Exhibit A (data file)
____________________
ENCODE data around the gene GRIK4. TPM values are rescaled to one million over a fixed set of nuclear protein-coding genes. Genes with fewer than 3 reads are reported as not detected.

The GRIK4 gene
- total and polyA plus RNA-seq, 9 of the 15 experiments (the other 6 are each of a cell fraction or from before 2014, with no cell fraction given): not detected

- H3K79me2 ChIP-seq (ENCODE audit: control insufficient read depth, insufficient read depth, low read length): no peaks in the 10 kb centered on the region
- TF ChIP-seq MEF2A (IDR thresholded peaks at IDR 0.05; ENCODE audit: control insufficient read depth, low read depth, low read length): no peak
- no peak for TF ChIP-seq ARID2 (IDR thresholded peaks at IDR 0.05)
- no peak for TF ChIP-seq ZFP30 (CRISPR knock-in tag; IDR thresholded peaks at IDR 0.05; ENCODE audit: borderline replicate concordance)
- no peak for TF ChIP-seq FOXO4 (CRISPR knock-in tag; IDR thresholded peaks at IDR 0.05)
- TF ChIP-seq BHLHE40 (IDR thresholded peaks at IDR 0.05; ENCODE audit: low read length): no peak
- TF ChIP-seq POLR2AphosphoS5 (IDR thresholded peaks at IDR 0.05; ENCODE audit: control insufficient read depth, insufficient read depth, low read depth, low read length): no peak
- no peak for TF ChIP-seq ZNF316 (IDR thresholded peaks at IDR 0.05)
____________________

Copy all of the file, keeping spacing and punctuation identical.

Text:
ENCODE data around the gene GRIK4. TPM values are rescaled to one million over a fixed set of nuclear protein-coding genes. Genes with fewer than 3 reads are reported as not detected.

The GRIK4 gene
- total and polyA plus RNA-seq, 9 of the 15 experiments (the other 6 are each of a cell fraction or from before 2014, with no cell fraction given): not detected

- H3K79me2 ChIP-seq (ENCODE audit: control insufficient read depth, insufficient read depth, low read length): no peaks in the 10 kb centered on the region
- TF ChIP-seq MEF2A (IDR thresholded peaks at IDR 0.05; ENCODE audit: control insufficient read depth, low read depth, low read length): no peak
- no peak for TF ChIP-seq ARID2 (IDR thresholded peaks at IDR 0.05)
- no peak for TF ChIP-seq ZFP30 (CRISPR knock-in tag; IDR thresholded peaks at IDR 0.05; ENCODE audit: borderline replicate concordance)
- no peak for TF ChIP-seq FOXO4 (CRISPR knock-in tag; IDR thresholded peaks at IDR 0.05)
- TF ChIP-seq BHLHE40 (IDR thresholded peaks at IDR 0.05; ENCODE audit: low read length): no peak
- TF ChIP-seq POLR2AphosphoS5 (IDR thresholded peaks at IDR 0.05; ENCODE audit: control insufficient read depth, insufficient read depth, low read depth, low read length): no peak
- no peak for TF ChIP-seq ZNF316 (IDR thresholded peaks at IDR 0.05)